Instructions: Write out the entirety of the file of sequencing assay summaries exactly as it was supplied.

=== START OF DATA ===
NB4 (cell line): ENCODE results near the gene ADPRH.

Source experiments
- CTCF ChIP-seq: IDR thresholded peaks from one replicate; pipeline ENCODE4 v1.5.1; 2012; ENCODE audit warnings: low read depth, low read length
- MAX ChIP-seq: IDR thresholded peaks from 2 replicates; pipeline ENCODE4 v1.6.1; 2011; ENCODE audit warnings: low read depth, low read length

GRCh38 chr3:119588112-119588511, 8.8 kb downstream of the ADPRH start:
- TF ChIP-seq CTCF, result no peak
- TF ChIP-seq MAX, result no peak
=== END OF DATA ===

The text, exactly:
NB4 (cell line): ENCODE results near the gene ADPRH.

Source experiments
- CTCF ChIP-seq: IDR thresholded peaks from one replicate; pipeline ENCODE4 v1.5.1; 2012; ENCODE audit warnings: low read depth, low read length
- MAX ChIP-seq: IDR thresholded peaks from 2 replicates; pipeline ENCODE4 v1.6.1; 2011; ENCODE audit warnings: low read depth, low read length

GRCh38 chr3:119588112-119588511, 8.8 kb downstream of the ADPRH start:
- TF ChIP-seq CTCF, result no peak
- TF ChIP-seq MAX, result no peak